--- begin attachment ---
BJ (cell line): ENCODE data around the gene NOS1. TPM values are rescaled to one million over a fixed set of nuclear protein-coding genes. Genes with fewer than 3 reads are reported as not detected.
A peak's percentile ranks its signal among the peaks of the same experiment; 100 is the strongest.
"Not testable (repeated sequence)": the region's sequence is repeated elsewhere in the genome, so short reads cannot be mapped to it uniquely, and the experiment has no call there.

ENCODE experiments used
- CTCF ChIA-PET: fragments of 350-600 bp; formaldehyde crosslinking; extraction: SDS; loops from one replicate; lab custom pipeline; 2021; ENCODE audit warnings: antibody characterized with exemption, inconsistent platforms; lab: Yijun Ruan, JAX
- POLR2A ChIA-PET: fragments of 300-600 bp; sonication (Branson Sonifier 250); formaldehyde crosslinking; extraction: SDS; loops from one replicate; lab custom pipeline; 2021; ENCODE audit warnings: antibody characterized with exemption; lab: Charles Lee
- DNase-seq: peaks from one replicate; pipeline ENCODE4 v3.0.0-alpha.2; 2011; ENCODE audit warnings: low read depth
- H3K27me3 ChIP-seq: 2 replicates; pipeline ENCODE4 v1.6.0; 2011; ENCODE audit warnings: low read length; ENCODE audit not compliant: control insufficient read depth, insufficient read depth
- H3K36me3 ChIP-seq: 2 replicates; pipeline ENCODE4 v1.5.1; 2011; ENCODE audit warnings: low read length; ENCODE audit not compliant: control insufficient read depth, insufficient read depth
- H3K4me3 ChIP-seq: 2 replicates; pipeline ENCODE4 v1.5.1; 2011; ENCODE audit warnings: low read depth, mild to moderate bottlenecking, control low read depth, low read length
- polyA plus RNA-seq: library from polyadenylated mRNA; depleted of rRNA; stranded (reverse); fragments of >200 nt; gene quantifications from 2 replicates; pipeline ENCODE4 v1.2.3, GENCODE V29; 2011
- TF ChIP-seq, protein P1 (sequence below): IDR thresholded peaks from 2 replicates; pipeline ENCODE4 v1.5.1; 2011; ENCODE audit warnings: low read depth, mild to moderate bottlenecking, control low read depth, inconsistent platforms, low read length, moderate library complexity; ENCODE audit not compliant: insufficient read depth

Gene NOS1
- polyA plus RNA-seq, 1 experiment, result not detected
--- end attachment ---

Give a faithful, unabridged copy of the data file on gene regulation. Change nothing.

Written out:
BJ (cell line): ENCODE data around the gene NOS1. TPM values are rescaled to one million over a fixed set of nuclear protein-coding genes. Genes with fewer than 3 reads are reported as not detected.
A peak's percentile ranks its signal among the peaks of the same experiment; 100 is the strongest.
"Not testable (repeated sequence)": the region's sequence is repeated elsewhere in the genome, so short reads cannot be mapped to it uniquely, and the experiment has no call there.

ENCODE experiments used
- CTCF ChIA-PET: fragments of 350-600 bp; formaldehyde crosslinking; extraction: SDS; loops from one replicate; lab custom pipeline; 2021; ENCODE audit warnings: antibody characterized with exemption, inconsistent platforms; lab: Yijun Ruan, JAX
- POLR2A ChIA-PET: fragments of 300-600 bp; sonication (Branson Sonifier 250); formaldehyde crosslinking; extraction: SDS; loops from one replicate; lab custom pipeline; 2021; ENCODE audit warnings: antibody characterized with exemption; lab: Charles Lee
- DNase-seq: peaks from one replicate; pipeline ENCODE4 v3.0.0-alpha.2; 2011; ENCODE audit warnings: low read depth
- H3K27me3 ChIP-seq: 2 replicates; pipeline ENCODE4 v1.6.0; 2011; ENCODE audit warnings: low read length; ENCODE audit not compliant: control insufficient read depth, insufficient read depth
- H3K36me3 ChIP-seq: 2 replicates; pipeline ENCODE4 v1.5.1; 2011; ENCODE audit warnings: low read length; ENCODE audit not compliant: control insufficient read depth, insufficient read depth
- H3K4me3 ChIP-seq: 2 replicates; pipeline ENCODE4 v1.5.1; 2011; ENCODE audit warnings: low read depth, mild to moderate bottlenecking, control low read depth, low read length
- polyA plus RNA-seq: library from polyadenylated mRNA; depleted of rRNA; stranded (reverse); fragments of >200 nt; gene quantifications from 2 replicates; pipeline ENCODE4 v1.2.3, GENCODE V29; 2011
- TF ChIP-seq, protein P1 (sequence below): IDR thresholded peaks from 2 replicates; pipeline ENCODE4 v1.5.1; 2011; ENCODE audit warnings: low read depth, mild to moderate bottlenecking, control low read depth, inconsistent platforms, low read length, moderate library complexity; ENCODE audit not compliant: insufficient read depth

Gene NOS1
- polyA plus RNA-seq, 1 experiment, result not detected